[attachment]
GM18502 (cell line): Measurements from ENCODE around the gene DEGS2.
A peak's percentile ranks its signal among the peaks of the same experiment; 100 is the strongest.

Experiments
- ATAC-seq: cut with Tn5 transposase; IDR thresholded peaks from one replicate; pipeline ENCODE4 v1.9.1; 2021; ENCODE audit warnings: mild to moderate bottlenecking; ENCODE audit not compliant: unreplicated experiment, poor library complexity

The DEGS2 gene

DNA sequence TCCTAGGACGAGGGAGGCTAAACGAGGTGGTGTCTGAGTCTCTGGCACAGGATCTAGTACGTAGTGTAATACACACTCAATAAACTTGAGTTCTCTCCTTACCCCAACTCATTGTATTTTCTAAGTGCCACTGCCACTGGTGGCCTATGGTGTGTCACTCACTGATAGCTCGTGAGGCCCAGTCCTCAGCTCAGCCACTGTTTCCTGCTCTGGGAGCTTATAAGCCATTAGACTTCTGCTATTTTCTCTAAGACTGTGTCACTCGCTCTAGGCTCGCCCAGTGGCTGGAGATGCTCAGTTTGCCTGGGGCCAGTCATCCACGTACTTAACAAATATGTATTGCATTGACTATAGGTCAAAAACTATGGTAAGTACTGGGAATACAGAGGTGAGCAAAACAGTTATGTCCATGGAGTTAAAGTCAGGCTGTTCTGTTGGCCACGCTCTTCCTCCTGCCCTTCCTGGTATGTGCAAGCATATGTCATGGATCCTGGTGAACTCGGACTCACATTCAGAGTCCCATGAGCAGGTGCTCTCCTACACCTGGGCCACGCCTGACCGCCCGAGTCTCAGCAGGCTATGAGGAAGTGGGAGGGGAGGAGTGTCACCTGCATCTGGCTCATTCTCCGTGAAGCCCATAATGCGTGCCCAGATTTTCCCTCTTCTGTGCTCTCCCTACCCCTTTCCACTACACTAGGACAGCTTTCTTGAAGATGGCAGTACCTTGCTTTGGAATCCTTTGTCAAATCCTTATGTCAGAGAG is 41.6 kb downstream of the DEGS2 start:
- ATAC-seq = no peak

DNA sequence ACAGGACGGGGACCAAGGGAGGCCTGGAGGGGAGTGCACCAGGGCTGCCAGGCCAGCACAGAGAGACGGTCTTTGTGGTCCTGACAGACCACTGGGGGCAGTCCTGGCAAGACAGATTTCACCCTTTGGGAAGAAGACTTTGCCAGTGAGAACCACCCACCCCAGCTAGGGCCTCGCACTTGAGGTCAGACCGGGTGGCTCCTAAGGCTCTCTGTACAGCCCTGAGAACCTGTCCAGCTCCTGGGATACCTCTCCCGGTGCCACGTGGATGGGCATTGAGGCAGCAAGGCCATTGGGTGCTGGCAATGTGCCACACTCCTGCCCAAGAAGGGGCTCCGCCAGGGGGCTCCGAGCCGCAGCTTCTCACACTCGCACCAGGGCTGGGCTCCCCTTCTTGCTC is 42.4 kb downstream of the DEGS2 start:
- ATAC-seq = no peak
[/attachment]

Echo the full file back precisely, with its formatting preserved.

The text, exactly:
GM18502 (cell line): Measurements from ENCODE around the gene DEGS2.
A peak's percentile ranks its signal among the peaks of the same experiment; 100 is the strongest.

Experiments
- ATAC-seq: cut with Tn5 transposase; IDR thresholded peaks from one replicate; pipeline ENCODE4 v1.9.1; 2021; ENCODE audit warnings: mild to moderate bottlenecking; ENCODE audit not compliant: unreplicated experiment, poor library complexity

The DEGS2 gene

DNA sequence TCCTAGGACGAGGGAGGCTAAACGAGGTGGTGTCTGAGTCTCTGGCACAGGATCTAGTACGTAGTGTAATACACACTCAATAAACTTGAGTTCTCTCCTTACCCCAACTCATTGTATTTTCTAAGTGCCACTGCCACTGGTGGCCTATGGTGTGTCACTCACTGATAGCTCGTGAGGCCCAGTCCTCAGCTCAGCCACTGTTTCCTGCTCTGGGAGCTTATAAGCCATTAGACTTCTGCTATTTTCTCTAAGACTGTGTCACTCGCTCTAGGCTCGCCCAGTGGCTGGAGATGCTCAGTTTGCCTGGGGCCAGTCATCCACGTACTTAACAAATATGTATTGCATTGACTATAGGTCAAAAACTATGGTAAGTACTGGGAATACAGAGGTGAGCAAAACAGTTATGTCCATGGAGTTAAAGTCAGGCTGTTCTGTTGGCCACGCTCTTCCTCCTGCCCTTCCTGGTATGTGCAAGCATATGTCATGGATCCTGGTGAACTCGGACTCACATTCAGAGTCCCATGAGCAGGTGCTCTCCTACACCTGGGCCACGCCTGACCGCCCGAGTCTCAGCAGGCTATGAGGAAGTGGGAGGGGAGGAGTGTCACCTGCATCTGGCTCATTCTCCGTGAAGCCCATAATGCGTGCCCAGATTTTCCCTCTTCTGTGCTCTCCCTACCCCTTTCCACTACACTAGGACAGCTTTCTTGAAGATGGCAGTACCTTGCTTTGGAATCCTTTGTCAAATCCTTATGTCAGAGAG is 41.6 kb downstream of the DEGS2 start:
- ATAC-seq = no peak

DNA sequence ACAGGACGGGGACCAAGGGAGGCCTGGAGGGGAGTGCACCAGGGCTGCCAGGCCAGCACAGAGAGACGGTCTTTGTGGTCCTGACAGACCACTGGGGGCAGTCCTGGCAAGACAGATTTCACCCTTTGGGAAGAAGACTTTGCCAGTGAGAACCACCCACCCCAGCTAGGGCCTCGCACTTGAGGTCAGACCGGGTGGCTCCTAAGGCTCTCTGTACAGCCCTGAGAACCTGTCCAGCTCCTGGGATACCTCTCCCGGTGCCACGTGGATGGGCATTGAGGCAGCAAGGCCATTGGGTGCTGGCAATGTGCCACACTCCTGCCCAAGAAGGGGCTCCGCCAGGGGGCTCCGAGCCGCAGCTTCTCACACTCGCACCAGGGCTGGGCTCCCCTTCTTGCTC is 42.4 kb downstream of the DEGS2 start:
- ATAC-seq = no peak